• We assessed the relative roles of local environmental conditions and dispersal on community structure in a landscape of lakes for the major trophic groups. We use taxonomic presence–absence and abundance data for bacteria, phytoplankton, zooplankton, and fish from 18 lakes in southern Quebec, Canada. The question of interest was whether communities composed of organisms with more limited dispersal abilities, because of size and life history (zooplankton and fish) would show a different effect of lake distribution than communities composed of good dispersers (bacteria and phytoplankton). We examine the variation in structure attributable to local environmental (i.e., lake chemical and physical variables) vs. dispersal predictors (i.e., overland and watercourse distances between lakes) using variation partitioning techniques. Overall, we show that less motile species (crustacean zooplankton and fish) are better predicted by spatial factors than by local environmental ones. Furthermore, we show that for zooplankton abundances, both overland and watercourse dispersal pathways are equally strong, though they may select for different components of the community, while for fish, only watercourses are relevant dispersal pathways. These results suggest that crustacean zooplankton and fish are more constrained by dispersal and therefore more likely to operate as a metacommunity than are bacteria and phytoplankton within this studied landscape.
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8.
  • Alatalo, Rauno V., et al. (författare)
  • Exploitation competition influences the use of foraging sites by tits : Experimental evidence
  • 1987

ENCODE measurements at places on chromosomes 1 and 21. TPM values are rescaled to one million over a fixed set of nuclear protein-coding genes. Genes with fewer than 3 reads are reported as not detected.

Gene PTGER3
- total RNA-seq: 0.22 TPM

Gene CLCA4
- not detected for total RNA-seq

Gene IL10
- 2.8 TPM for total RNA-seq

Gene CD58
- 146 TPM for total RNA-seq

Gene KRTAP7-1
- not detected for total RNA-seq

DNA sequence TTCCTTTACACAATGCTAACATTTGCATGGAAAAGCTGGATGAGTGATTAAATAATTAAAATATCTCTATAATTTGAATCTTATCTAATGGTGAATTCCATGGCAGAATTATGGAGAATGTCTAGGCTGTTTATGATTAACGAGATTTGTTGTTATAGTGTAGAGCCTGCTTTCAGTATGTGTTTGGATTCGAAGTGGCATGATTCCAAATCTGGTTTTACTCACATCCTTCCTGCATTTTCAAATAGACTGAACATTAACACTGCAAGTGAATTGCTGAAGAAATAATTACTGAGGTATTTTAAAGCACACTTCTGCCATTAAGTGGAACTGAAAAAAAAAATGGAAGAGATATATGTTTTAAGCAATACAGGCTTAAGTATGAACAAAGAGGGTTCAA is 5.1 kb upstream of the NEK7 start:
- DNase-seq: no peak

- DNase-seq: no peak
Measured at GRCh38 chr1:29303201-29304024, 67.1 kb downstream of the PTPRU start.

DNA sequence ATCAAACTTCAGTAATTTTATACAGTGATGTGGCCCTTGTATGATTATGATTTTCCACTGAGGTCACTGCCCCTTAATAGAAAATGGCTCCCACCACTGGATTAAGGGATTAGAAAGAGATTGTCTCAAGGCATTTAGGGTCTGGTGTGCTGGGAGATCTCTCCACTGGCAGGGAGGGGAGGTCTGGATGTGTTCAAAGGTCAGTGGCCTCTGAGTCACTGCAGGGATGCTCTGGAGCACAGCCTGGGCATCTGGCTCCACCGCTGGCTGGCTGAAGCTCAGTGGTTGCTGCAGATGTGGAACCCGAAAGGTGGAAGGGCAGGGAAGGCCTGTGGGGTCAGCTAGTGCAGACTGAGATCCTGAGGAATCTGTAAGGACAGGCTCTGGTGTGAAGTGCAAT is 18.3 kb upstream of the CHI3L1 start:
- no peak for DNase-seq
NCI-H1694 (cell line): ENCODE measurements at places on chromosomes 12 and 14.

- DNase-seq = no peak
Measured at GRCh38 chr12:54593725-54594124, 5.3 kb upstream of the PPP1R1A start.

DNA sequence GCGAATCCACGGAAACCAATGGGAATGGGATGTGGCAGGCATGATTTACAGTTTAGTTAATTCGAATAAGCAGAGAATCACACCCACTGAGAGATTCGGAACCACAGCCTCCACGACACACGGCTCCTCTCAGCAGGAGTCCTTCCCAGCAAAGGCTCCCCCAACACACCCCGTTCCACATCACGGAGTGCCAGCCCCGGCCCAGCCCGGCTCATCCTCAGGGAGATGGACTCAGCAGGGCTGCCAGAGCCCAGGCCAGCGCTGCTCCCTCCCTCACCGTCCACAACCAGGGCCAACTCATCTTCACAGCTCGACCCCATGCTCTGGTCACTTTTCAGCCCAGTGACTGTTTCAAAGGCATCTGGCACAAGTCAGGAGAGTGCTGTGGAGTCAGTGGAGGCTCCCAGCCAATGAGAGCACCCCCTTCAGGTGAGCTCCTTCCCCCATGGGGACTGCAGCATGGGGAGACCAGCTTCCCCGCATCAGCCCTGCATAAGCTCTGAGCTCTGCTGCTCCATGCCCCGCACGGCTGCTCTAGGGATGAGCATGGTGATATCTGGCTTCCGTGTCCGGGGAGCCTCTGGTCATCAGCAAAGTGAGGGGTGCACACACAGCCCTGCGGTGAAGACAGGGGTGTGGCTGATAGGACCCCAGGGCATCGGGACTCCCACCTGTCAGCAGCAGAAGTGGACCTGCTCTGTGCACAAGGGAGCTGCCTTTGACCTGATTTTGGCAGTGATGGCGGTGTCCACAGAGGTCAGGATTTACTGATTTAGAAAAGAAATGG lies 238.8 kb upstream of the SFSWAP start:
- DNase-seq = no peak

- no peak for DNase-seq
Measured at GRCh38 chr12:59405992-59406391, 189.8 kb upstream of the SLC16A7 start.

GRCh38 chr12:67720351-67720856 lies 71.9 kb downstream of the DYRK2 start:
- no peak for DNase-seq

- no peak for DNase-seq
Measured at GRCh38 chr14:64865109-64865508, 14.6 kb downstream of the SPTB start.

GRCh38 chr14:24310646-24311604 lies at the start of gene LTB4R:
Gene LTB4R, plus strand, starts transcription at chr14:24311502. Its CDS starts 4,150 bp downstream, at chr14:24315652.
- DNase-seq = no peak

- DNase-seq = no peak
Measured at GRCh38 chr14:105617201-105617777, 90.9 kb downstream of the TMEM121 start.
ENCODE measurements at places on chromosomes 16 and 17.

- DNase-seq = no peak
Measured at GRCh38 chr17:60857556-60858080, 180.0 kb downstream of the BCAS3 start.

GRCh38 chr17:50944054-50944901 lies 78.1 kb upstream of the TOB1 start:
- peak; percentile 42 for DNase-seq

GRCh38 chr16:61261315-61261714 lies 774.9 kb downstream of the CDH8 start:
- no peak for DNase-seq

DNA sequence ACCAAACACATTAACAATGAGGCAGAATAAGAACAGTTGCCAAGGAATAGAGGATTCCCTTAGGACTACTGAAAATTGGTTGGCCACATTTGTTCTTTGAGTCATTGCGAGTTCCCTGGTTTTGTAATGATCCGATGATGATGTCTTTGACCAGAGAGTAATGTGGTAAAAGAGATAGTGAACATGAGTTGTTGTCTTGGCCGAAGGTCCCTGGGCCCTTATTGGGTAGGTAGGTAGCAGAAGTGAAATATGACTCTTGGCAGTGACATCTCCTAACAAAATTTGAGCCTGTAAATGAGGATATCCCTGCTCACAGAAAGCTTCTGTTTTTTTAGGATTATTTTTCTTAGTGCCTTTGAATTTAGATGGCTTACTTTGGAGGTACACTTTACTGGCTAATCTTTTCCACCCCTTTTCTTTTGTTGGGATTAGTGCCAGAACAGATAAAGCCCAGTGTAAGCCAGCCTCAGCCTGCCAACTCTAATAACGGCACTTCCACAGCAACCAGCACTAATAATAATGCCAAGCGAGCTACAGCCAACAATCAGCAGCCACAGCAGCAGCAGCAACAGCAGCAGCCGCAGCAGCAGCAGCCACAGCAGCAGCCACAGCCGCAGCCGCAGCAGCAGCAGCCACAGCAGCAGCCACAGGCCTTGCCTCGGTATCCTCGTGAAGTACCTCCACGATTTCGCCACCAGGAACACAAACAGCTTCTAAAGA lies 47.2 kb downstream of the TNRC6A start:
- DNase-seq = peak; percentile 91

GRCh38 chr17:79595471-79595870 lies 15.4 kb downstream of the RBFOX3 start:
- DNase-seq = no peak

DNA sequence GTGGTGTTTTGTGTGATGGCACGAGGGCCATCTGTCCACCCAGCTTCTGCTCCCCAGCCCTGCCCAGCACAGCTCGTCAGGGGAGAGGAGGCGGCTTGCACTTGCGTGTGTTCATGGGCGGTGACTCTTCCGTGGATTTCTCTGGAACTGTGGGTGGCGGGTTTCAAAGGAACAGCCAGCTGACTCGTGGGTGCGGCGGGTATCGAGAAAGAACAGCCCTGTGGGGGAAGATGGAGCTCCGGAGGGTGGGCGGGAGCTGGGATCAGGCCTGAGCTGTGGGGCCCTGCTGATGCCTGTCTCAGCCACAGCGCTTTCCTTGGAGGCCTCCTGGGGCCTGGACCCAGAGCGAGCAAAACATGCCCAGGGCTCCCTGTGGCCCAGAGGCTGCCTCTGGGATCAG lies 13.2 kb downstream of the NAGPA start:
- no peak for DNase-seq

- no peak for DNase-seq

• Ingår i: Ecology. - : Ecological Society of America. - 0012-9658 .- 1939-9170. ; 68:2, s. 284-290
  • Tidskriftsartikel (refereegranskat)abstract
    • In coniferous forests of central Sweden, tits (Paridae) and the Goldcrest, Regulus regulus, exploit nonrenewable resources in their group territories during winter. The smaller and socially subordinate species, the Goldcrest and the Coal Tit, Parus ater, forage on the outermost tree parts, while the larger and dominant Willow Tit, Parus montanus, and Crested Tit, Parus cristatus, forage on the inner tree parts. We removed Coal Tits and Goldcrests in three flocks in early winter to see if their absence would cause changes in the foraging patterns of the two dominant species. In late winter, Crested Tits foraged farther outward on branches of spruce in experimental flocks than they did in the control flocks. In spruce, Willow Tits foraged nearer the trunk than Crested Tits, and they did not respond to the experiment. In pine, Willow Tits, however, did move from branches to twigs in the absence of Coal Tits and Goldcrests. The experiment indicates that exploitation competition directly based on food depletion, without any interference, may influence the use of foraging sites by tits in coniferous forests.
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9.
  • Andersson, Martin, et al. (författare)
  • The spatial structure of bacterial communities is influenced by historical environmental conditions
  • 2014
  • Ingår i: Ecology. - 0012-9658 .- 1939-9170. ; 95:5, s. 1134-1140
  • Tidskriftsartikel (refereegranskat)abstract